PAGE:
4 Reasons You Should Leave Tenant Approval to Professional Property Managers

Many investors think property management is collecting rent and coordinating repairs and they don’t always give a lot of credit to property managers for screening tenants properly. Knowing what you can and cannot ask applicants and what approval criteria are best for getting a tenant in the home as quickly as possible while also making sure you get a qualified tenant since you want them to pay rent after they’ve moved in.

1. You might be too picky.

Sometimes owners want tenants who have 800+ credit scores and make 10x the monthly rent in income. What they don’t realize is there are plenty of good tenants who do meet the criteria. The downside of being too picky is it’s very difficult to find tenants that so meet the criteria so your property will end up being vacant for a very long time and may not even end up renting! Or if you do finally find your dream applicants, it might be after you’ve lowered the price many times to get more people to look at it and apply and missed out on many other decent tenants who were willing to pay what you were asking initially.

2. You might not be picky enough. 

Sometimes owners have had a vacant property and are desperate to get someone in and get it rented so that they can start getting rental income again to help pay the bills. Having standards that are too low and being willing to accept almost anyone isn’t a good idea either. While you may get a tenant in fast, you’ll typically have more issues during the lease with tenants who aren’t qualified. Rent might be paid late on a regular basis, and they might stop paying altogether putting you in a situation to have to evict them which costs time and money.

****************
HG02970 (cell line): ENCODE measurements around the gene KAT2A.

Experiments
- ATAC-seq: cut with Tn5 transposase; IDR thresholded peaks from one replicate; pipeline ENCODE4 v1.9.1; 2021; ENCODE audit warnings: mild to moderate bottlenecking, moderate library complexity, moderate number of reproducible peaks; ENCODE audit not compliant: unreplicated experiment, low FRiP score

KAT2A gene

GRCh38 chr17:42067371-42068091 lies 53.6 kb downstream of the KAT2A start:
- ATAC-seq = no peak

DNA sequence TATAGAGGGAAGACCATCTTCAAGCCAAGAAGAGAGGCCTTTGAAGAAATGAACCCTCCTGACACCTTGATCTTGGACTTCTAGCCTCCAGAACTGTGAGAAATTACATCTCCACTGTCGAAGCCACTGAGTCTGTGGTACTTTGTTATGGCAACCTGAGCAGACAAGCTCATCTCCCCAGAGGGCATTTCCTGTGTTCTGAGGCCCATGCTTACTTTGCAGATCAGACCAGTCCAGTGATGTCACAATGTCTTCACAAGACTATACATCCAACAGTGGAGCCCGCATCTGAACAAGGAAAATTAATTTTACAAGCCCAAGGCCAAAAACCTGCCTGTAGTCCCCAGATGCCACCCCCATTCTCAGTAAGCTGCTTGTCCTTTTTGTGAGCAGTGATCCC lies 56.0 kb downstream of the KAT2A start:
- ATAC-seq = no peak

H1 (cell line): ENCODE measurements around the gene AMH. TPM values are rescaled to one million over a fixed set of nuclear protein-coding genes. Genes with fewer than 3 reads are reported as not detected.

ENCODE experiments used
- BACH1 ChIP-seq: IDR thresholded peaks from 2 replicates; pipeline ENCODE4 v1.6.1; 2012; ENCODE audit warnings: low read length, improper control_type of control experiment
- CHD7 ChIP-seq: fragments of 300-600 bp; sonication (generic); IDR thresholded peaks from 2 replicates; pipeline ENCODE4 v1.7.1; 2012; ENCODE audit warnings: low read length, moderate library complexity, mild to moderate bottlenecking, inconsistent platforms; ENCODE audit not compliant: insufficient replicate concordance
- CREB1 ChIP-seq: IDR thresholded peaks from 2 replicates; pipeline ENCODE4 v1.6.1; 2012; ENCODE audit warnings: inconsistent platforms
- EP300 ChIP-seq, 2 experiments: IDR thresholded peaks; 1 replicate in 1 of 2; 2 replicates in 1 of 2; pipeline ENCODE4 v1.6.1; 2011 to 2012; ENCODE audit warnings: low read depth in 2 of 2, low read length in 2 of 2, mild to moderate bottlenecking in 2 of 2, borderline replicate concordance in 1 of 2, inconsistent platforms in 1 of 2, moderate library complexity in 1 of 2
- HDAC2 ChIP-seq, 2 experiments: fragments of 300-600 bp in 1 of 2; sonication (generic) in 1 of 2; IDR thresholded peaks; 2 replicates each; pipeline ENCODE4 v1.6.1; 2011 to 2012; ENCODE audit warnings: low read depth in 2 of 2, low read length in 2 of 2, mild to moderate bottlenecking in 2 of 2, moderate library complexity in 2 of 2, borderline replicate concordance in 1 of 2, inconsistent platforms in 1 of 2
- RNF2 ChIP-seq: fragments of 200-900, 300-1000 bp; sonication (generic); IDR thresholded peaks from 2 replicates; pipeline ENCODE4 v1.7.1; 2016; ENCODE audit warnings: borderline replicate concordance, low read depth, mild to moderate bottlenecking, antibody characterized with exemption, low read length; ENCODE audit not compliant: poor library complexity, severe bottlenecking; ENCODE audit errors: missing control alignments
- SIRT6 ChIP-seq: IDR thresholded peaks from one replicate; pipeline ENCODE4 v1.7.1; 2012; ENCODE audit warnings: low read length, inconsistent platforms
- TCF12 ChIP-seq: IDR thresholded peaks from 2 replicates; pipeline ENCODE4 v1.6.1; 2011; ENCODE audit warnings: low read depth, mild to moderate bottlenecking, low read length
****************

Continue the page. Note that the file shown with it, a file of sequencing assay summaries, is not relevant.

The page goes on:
3. You’re not familiar with fair housing laws.

There are federal laws, state, as well as local laws you must follow when screening and approving tenants to rent your property. If you prefer to rent to adults without children over families, you could end up getting in trouble and incurring hefty fines.

4. Liability.

The less you’re involved in choosing the tenants the less likely you’ll be held liable in court. If you’re sued (while we can help minimize lawsuits, anyone can sue anyone in America so there’s always a chance it’ll happen), a judge or jury is going to be a lot more sympathetic to a landlord who wasn’t involved at all with choosing the tenant than one that was involved and insisted on meeting all the applicants that applied to rent her property.

Hiring a professional property management company is not so you can just save time, it’s also to help minimize your liability. Most owners don’t know what they don’t know which is not a good position to be in if you decide to manage one of your biggest financial assets without the proper training and education that most property management professionals do, not just upfront but on an annual basis as things constantly change.

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